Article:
DP16492 Countering misinformation with targeted messages: Experimental evidence using mobile phones
|Author(s):||Alex Armand, Britta Augsburg, Antonella Bancalari, Kalyan Kumar Kameshwara|
|Publication Date:||August 2021|
|Keyword(s):||COVID-19, fake news, India, Misconception, Misinformation, religion, social media|
|JEL(s):||D04, D80, D83, I10, I15, Z12|
|Programme Areas:||Public Economics, Development Economics|
|Link to this Page:||cepr.org/active/publications/discussion_papers/dp.php?dpno=16492|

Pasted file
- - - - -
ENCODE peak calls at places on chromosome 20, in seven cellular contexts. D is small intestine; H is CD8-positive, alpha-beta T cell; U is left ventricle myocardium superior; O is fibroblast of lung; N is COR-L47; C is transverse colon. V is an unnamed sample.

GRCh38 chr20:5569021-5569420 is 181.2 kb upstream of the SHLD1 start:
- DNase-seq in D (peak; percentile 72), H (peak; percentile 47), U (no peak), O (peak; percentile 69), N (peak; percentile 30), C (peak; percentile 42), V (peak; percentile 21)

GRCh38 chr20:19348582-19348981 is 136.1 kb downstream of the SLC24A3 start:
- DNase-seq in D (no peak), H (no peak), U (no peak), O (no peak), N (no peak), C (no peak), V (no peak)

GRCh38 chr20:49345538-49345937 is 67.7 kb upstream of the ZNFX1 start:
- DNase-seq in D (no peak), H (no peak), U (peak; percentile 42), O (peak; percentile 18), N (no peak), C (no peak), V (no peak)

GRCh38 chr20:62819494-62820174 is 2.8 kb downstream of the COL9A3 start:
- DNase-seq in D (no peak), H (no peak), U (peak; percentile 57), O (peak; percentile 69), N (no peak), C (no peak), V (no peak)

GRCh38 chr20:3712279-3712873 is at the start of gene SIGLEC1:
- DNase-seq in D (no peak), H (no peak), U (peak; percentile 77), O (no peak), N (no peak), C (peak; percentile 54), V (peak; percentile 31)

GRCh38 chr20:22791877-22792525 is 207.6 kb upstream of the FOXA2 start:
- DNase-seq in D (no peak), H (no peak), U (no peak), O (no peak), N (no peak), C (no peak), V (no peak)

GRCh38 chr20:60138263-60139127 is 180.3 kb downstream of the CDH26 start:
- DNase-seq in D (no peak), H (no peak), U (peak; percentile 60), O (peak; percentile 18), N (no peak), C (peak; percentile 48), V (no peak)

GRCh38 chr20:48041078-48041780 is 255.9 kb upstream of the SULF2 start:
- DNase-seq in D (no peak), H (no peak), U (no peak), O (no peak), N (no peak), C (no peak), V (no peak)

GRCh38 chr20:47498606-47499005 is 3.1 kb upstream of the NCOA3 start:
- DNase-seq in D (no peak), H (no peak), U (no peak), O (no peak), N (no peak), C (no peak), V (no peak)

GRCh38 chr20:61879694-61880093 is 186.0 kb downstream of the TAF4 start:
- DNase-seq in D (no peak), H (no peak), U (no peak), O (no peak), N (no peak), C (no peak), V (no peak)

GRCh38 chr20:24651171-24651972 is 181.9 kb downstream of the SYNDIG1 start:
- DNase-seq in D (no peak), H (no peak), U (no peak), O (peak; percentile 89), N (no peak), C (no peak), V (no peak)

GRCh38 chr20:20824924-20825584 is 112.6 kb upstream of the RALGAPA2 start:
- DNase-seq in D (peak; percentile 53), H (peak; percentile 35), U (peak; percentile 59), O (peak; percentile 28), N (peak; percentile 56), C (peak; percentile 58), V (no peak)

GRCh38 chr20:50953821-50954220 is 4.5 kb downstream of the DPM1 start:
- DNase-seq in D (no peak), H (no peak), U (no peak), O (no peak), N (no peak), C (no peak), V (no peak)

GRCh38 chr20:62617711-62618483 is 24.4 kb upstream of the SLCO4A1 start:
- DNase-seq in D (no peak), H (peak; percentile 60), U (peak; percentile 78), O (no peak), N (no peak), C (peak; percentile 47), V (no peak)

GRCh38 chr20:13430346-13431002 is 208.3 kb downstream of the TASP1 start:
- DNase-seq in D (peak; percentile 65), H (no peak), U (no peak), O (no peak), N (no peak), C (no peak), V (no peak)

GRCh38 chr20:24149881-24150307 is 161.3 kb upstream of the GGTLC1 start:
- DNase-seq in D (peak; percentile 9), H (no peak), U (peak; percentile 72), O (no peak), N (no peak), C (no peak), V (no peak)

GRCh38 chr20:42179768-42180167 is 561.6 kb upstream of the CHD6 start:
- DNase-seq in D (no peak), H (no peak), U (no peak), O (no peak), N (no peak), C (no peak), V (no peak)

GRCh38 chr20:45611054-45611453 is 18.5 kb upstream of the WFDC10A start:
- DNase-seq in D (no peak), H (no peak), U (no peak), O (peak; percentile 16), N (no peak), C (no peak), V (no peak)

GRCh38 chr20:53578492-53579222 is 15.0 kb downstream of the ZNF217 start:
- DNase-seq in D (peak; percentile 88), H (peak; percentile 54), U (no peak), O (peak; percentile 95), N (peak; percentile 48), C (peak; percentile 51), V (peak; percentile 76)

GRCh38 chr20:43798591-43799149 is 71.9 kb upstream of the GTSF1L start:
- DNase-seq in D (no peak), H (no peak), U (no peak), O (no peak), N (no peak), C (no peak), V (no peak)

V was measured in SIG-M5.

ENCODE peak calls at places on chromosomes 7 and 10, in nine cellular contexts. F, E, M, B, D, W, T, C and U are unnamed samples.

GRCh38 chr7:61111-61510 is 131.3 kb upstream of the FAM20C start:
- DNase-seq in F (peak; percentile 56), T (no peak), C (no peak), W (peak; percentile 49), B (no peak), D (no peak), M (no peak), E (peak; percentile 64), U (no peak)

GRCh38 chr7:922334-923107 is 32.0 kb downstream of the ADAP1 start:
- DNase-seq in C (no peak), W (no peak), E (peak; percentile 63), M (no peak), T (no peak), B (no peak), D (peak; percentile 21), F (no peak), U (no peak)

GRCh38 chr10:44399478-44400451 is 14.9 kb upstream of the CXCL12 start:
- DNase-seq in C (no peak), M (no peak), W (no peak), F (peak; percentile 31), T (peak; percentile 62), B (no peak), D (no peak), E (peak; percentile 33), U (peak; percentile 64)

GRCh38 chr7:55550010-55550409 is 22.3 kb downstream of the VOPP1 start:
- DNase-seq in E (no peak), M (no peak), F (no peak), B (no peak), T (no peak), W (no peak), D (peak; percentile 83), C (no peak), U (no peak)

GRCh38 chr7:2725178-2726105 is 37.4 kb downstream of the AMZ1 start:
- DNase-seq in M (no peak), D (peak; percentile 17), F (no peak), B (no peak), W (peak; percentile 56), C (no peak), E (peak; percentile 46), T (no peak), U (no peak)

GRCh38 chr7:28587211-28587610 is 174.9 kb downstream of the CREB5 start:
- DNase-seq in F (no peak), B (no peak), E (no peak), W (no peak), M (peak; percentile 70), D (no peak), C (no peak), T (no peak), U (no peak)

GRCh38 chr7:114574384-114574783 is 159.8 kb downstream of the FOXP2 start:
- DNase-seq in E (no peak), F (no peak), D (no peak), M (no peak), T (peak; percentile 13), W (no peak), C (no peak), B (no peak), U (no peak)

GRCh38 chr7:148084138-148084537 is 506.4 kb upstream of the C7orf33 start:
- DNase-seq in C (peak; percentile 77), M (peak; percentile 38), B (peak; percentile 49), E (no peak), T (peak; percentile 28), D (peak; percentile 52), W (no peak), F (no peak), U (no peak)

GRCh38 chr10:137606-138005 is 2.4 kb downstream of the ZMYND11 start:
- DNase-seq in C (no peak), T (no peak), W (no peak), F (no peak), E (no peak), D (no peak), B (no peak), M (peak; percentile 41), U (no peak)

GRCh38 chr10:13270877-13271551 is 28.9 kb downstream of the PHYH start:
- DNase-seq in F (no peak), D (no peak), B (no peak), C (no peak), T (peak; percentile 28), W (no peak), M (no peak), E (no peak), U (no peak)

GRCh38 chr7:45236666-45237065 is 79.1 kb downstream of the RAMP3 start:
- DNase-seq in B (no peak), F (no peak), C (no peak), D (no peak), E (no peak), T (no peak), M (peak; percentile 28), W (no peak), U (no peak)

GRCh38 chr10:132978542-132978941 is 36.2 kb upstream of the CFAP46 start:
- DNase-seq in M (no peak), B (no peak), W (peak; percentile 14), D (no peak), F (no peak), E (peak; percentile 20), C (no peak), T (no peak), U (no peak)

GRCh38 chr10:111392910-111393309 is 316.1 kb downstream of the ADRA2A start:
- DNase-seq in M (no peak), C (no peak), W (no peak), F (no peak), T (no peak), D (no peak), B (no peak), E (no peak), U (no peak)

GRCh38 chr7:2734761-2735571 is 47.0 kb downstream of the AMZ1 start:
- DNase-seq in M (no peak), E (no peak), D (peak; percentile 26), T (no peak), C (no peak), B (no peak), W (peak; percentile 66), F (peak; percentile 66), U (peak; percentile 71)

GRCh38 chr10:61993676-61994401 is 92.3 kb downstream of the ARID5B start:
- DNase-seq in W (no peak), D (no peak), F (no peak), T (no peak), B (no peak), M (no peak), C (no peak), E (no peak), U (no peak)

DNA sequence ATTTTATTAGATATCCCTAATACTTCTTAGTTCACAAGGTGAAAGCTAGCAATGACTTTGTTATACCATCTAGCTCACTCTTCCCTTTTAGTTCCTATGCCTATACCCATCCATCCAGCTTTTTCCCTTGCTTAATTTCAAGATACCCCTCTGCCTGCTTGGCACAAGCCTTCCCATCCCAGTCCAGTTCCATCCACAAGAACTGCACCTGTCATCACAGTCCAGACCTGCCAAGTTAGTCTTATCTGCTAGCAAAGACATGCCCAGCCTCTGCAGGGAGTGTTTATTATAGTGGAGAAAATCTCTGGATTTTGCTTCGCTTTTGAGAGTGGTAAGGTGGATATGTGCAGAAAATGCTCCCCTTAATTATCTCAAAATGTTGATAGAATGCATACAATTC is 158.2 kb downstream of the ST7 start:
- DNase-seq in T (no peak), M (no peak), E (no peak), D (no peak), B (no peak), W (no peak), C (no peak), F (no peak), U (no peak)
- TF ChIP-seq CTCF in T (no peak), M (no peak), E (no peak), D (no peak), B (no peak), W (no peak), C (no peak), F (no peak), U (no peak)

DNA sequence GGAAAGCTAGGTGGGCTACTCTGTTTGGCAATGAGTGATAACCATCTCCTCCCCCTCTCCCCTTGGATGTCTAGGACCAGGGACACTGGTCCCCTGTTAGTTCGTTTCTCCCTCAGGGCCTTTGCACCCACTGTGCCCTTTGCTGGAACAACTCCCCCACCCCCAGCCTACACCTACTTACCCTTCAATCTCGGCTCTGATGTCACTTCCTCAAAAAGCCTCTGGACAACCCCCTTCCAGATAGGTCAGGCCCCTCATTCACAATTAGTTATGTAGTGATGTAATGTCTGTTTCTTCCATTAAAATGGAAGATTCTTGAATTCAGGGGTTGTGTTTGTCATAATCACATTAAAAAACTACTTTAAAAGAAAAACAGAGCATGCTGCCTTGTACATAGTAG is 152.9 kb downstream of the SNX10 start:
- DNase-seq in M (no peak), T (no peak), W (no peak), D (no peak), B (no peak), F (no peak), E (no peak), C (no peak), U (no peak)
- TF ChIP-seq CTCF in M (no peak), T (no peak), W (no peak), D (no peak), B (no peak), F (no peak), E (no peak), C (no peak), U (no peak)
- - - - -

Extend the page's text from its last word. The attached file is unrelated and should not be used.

Widespread misconceptions can be critical, especially in times of crisis. Through a field experiment, we study how to address such wrong or inaccurate beliefs using messages delivered to individual citizens using mobile phones. We focus on misinformation related to the COVID-19 pandemic in a hard-to-reach population â?? India's slum residents. We randomly allocate participants to receive voice and video messages introduced by a local citizen, the messenger, and in which medical practitioners debunk misconceptions. To understand the role of targeting, we randomly vary the signaled religious identity of the messenger into either Muslim or Hindu, guaranteeing exogenous variation in religion concordance between messenger and recipient. Doctor messages are effective at increasing knowledge of, and compliance with, COVID-19 policy guidelines. Changes in misconceptions are observed only when there is religion concordance and mainly for religious-salient misconceptions. Correcting misconceptions with information requires targeting messages to specific populations and tailoring them to individual characteristics.